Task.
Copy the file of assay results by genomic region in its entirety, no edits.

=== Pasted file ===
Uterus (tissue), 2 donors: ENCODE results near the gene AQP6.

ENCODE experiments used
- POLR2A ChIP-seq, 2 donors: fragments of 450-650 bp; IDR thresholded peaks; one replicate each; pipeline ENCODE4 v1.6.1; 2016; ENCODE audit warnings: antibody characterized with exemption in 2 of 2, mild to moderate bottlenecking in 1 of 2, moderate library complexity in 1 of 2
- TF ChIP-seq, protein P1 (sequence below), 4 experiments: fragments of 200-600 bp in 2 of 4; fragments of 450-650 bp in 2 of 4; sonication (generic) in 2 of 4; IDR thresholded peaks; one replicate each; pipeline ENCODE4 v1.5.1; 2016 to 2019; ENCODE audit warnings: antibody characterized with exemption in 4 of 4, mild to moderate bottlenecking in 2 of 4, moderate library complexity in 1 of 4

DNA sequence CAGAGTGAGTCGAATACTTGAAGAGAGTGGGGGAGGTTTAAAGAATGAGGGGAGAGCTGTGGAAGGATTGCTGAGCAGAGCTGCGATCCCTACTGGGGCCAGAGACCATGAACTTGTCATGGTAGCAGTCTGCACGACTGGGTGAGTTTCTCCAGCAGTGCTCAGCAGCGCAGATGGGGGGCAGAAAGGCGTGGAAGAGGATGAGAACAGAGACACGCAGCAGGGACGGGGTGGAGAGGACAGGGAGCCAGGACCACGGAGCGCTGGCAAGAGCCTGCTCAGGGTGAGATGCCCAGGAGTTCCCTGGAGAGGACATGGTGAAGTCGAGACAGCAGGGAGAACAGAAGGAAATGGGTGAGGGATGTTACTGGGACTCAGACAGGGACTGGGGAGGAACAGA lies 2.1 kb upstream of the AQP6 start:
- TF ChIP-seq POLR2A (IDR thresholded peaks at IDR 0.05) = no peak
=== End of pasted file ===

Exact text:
Uterus (tissue), 2 donors: ENCODE results near the gene AQP6.

ENCODE experiments used
- POLR2A ChIP-seq, 2 donors: fragments of 450-650 bp; IDR thresholded peaks; one replicate each; pipeline ENCODE4 v1.6.1; 2016; ENCODE audit warnings: antibody characterized with exemption in 2 of 2, mild to moderate bottlenecking in 1 of 2, moderate library complexity in 1 of 2
- TF ChIP-seq, protein P1 (sequence below), 4 experiments: fragments of 200-600 bp in 2 of 4; fragments of 450-650 bp in 2 of 4; sonication (generic) in 2 of 4; IDR thresholded peaks; one replicate each; pipeline ENCODE4 v1.5.1; 2016 to 2019; ENCODE audit warnings: antibody characterized with exemption in 4 of 4, mild to moderate bottlenecking in 2 of 4, moderate library complexity in 1 of 4

DNA sequence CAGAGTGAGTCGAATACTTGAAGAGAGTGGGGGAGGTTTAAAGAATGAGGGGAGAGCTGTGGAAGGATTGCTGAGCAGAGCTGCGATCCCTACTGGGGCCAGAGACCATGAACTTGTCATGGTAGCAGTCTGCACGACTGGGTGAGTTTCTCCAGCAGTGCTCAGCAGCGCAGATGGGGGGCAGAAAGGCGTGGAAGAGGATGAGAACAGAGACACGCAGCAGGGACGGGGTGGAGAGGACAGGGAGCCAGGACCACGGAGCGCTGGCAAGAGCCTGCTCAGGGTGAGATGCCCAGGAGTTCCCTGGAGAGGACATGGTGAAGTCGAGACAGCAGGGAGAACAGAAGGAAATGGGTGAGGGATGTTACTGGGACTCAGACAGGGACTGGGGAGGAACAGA lies 2.1 kb upstream of the AQP6 start:
- TF ChIP-seq POLR2A (IDR thresholded peaks at IDR 0.05) = no peak